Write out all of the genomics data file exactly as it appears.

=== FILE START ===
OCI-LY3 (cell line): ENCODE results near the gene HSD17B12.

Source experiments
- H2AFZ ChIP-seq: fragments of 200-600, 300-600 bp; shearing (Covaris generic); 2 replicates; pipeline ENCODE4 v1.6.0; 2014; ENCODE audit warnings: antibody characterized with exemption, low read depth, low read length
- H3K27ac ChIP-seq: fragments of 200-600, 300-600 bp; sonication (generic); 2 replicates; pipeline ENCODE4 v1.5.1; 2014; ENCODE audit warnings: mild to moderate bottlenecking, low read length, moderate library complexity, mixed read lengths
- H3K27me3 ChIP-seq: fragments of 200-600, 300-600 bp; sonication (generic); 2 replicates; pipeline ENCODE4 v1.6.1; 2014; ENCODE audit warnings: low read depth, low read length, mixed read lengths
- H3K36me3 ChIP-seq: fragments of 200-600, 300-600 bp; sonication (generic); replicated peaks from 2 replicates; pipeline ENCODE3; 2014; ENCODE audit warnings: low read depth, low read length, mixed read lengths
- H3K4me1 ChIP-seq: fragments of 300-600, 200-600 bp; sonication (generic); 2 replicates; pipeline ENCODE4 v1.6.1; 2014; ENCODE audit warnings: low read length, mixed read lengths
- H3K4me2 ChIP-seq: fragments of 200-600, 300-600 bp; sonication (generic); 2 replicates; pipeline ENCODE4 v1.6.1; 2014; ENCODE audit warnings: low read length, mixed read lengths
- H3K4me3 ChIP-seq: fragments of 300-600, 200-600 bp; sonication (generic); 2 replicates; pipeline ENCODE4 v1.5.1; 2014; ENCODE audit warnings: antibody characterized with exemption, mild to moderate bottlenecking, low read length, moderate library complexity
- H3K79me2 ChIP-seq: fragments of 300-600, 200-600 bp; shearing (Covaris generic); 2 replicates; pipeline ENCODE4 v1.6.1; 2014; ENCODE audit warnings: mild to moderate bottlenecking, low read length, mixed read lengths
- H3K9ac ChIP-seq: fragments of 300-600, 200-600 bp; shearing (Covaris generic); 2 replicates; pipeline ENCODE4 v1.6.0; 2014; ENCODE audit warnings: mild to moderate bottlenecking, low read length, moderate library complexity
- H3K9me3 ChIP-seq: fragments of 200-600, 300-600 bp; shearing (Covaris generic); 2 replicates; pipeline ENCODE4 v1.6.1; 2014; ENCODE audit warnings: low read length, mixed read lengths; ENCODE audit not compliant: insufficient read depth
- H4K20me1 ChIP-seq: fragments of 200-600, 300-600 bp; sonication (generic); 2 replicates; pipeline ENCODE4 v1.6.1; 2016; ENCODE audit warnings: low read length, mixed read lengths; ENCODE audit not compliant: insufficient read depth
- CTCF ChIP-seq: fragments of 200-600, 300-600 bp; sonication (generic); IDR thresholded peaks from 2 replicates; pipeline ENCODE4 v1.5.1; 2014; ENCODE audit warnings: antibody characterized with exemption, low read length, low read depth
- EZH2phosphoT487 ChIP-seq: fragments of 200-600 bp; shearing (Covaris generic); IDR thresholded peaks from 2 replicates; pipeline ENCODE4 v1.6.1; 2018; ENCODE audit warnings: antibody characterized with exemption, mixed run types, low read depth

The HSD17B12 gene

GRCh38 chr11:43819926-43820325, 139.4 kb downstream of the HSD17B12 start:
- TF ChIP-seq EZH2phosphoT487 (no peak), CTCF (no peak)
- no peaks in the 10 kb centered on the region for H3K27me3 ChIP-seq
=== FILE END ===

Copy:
OCI-LY3 (cell line): ENCODE results near the gene HSD17B12.

Source experiments
- H2AFZ ChIP-seq: fragments of 200-600, 300-600 bp; shearing (Covaris generic); 2 replicates; pipeline ENCODE4 v1.6.0; 2014; ENCODE audit warnings: antibody characterized with exemption, low read depth, low read length
- H3K27ac ChIP-seq: fragments of 200-600, 300-600 bp; sonication (generic); 2 replicates; pipeline ENCODE4 v1.5.1; 2014; ENCODE audit warnings: mild to moderate bottlenecking, low read length, moderate library complexity, mixed read lengths
- H3K27me3 ChIP-seq: fragments of 200-600, 300-600 bp; sonication (generic); 2 replicates; pipeline ENCODE4 v1.6.1; 2014; ENCODE audit warnings: low read depth, low read length, mixed read lengths
- H3K36me3 ChIP-seq: fragments of 200-600, 300-600 bp; sonication (generic); replicated peaks from 2 replicates; pipeline ENCODE3; 2014; ENCODE audit warnings: low read depth, low read length, mixed read lengths
- H3K4me1 ChIP-seq: fragments of 300-600, 200-600 bp; sonication (generic); 2 replicates; pipeline ENCODE4 v1.6.1; 2014; ENCODE audit warnings: low read length, mixed read lengths
- H3K4me2 ChIP-seq: fragments of 200-600, 300-600 bp; sonication (generic); 2 replicates; pipeline ENCODE4 v1.6.1; 2014; ENCODE audit warnings: low read length, mixed read lengths
- H3K4me3 ChIP-seq: fragments of 300-600, 200-600 bp; sonication (generic); 2 replicates; pipeline ENCODE4 v1.5.1; 2014; ENCODE audit warnings: antibody characterized with exemption, mild to moderate bottlenecking, low read length, moderate library complexity
- H3K79me2 ChIP-seq: fragments of 300-600, 200-600 bp; shearing (Covaris generic); 2 replicates; pipeline ENCODE4 v1.6.1; 2014; ENCODE audit warnings: mild to moderate bottlenecking, low read length, mixed read lengths
- H3K9ac ChIP-seq: fragments of 300-600, 200-600 bp; shearing (Covaris generic); 2 replicates; pipeline ENCODE4 v1.6.0; 2014; ENCODE audit warnings: mild to moderate bottlenecking, low read length, moderate library complexity
- H3K9me3 ChIP-seq: fragments of 200-600, 300-600 bp; shearing (Covaris generic); 2 replicates; pipeline ENCODE4 v1.6.1; 2014; ENCODE audit warnings: low read length, mixed read lengths; ENCODE audit not compliant: insufficient read depth
- H4K20me1 ChIP-seq: fragments of 200-600, 300-600 bp; sonication (generic); 2 replicates; pipeline ENCODE4 v1.6.1; 2016; ENCODE audit warnings: low read length, mixed read lengths; ENCODE audit not compliant: insufficient read depth
- CTCF ChIP-seq: fragments of 200-600, 300-600 bp; sonication (generic); IDR thresholded peaks from 2 replicates; pipeline ENCODE4 v1.5.1; 2014; ENCODE audit warnings: antibody characterized with exemption, low read length, low read depth
- EZH2phosphoT487 ChIP-seq: fragments of 200-600 bp; shearing (Covaris generic); IDR thresholded peaks from 2 replicates; pipeline ENCODE4 v1.6.1; 2018; ENCODE audit warnings: antibody characterized with exemption, mixed run types, low read depth

The HSD17B12 gene

GRCh38 chr11:43819926-43820325, 139.4 kb downstream of the HSD17B12 start:
- TF ChIP-seq EZH2phosphoT487 (no peak), CTCF (no peak)
- no peaks in the 10 kb centered on the region for H3K27me3 ChIP-seq